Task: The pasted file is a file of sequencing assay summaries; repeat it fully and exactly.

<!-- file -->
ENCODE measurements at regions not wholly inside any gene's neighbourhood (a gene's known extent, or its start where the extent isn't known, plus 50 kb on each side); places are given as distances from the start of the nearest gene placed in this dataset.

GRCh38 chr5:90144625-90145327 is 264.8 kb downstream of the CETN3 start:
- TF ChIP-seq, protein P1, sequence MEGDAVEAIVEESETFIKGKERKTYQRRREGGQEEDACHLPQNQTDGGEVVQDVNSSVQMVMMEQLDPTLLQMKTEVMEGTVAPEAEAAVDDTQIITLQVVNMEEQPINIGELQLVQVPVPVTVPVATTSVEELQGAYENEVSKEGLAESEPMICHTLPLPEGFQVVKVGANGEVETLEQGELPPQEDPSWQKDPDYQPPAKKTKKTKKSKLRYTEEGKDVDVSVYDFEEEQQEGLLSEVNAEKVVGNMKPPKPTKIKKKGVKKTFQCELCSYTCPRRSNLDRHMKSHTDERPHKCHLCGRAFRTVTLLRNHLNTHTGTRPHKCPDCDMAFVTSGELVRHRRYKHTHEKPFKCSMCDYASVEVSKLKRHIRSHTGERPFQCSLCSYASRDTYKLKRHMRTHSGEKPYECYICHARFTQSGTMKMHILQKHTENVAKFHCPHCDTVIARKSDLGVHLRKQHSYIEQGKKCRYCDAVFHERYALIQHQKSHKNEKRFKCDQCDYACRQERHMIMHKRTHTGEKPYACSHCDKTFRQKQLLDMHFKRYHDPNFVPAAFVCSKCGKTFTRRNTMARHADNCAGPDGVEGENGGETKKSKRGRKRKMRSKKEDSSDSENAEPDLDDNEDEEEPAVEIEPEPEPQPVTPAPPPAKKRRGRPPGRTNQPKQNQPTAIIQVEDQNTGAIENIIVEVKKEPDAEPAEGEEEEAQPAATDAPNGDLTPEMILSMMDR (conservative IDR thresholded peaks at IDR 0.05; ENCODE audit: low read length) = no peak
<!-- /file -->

ENCODE measurements at regions not wholly inside any gene's neighbourhood (a gene's known extent, or its start where the extent isn't known, plus 50 kb on each side); places are given as distances from the start of the nearest gene placed in this dataset.

GRCh38 chr5:90144625-90145327 is 264.8 kb downstream of the CETN3 start:
- TF ChIP-seq, protein P1, sequence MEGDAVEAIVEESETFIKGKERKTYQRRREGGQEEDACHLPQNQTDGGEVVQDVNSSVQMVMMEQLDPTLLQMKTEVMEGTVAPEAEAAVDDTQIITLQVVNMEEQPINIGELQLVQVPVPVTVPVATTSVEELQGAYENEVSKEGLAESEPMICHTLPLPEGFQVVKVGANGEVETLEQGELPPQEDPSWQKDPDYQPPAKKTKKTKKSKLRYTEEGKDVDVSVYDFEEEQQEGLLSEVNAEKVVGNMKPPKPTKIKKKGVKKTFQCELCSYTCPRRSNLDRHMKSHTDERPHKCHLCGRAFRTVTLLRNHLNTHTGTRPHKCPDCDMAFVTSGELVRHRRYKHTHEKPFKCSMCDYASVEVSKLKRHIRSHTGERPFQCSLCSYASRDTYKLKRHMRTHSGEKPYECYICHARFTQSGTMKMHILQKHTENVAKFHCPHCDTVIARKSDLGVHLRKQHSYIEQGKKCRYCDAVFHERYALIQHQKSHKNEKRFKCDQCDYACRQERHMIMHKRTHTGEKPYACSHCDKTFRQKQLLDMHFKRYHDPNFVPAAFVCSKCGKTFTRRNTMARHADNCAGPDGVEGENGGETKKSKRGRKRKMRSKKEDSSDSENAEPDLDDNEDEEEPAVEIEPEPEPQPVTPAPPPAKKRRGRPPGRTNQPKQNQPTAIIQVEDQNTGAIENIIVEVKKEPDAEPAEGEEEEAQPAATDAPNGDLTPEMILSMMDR (conservative IDR thresholded peaks at IDR 0.05; ENCODE audit: low read length) = no peak